The documents used here to study OAS and AFO are of two kinds—that is, they pertain to two corpuses of legal documents in French law. The first is those documents in police and intelligence service archives that require special access, as defined by the Code du patrimoine (Heritage Code). A researcher may access these archives after taking an oath to evaluate the information contained in them in such a way as to respect individuals’ privacy and to not undermine either national defense or state security. Documents from ongoing investigations are of course not yet archived. The second set of documents is comprised of information relating to the machinations of individuals, the OAS, and the AFO that is contained in police and intelligence service material. Access to these documents is provided for in the Code of Criminal Procedure under the law on the secrecy of sources in the press.

I have chosen to use these documents subject to a particularly stringent twofold constraint. First, I apply the same restrictions as those laid down in the oath of special access, which implies that no mention is made of members of the forces of law and order or of the investigating authorities. Second, I have opted to strengthen individuals’ protection and the presumption of their innocence by anonymizing them, including those whose names have already appeared in the media, and not attributing their quotations in footnotes. The militants are named by the first letter of the name of their organization and then by a number simply referring to their order of appearance in the text. To avoid cross-referencing by readers, I have opted for simple invisibility and employed no nomenclature whatsoever in several passages.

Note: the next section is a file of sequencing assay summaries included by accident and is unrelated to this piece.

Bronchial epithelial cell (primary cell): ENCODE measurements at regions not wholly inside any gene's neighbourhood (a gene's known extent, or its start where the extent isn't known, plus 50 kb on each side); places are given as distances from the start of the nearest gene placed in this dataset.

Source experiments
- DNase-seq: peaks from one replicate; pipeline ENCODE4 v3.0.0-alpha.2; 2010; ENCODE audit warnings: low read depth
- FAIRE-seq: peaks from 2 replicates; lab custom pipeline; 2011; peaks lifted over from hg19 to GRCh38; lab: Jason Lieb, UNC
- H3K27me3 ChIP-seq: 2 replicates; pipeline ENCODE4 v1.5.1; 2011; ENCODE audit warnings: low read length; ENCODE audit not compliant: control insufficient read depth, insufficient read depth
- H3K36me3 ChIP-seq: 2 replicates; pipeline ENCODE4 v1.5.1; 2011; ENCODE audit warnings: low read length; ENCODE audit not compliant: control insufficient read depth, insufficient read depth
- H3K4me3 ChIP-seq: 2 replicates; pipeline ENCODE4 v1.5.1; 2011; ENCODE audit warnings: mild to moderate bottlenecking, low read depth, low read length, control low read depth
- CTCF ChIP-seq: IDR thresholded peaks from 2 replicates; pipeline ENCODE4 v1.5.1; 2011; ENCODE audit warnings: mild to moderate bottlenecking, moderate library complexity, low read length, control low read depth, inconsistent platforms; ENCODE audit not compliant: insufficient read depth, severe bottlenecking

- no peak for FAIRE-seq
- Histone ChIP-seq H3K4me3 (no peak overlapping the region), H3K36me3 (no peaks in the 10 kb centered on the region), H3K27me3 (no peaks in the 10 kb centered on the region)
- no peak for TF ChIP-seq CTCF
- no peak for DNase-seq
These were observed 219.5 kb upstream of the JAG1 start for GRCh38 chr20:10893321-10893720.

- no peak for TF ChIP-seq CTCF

Based on these unique documents, it is possible to 1) situate the OAS within the long view of far-right violence in France; which enables us to both 2) better understand the dynamics of radicalization at work among AFO activists in 2015 and 3) update our understanding of the paths and principles of far-right violent radicalization.

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[1] Dar al-Islam, no. 8, February 2016.

[2] French Senate, Menace terroriste : Pour une République juste mais plus ferme, report no. 639, July 4, 2018, p. 154.

[3] The OAS* bomb attacks are estimated to be between 9,000 and 12,000 in number. They have left 1,500 dead and 5,000 injured in Algerian counties and 71 dead and 394 injured within metropolitan territory. Here, the terrorism between separatists of the Mouvement National Algérien and the Front de Libération Nationale killed 3.957 people, wounding a further 10,223. See Anne-Marie Duranton-Crabol, Le Temps de l’OAS (Brussels: Complexe, 1995) 141–4; Rémy Vallat, “Un tournant dans la ‘Bataille de Paris’: l’engagement de la Force de police auxiliaire (20 March 1960),” Outre-mers 91, no. 342–343 (2004): 321–44.

[4] The French security forces’ doctrine of preventive action allows for arrests before the perpetration of planned violent actions.

[5] To distinguish between the two OASes, I write this particular OAS’ acronym without an asterisk.

[6] In July 2002, the state disbanded Unité Radicale (UR) after one of its militants shot at President Chirac, alleging that he was a “ZOG (Zionist Occupation Government)  agent,” though this militant was also connected with a far-right militant from the Zionist far right for whom Chirac was an agent of Eurabia—an analogical but this time Islamophobic conspiracy theory. See Dominique Albertini and David Doucet, La Fachosphère (Paris: Flammarion, 2016), pp. 95–128. The young leaders of the UR established the Identitarians, a network that centered on Islamophobia, a rejection of multi-ethnic society, and that jettisoned references to fascism and anti-Zionism.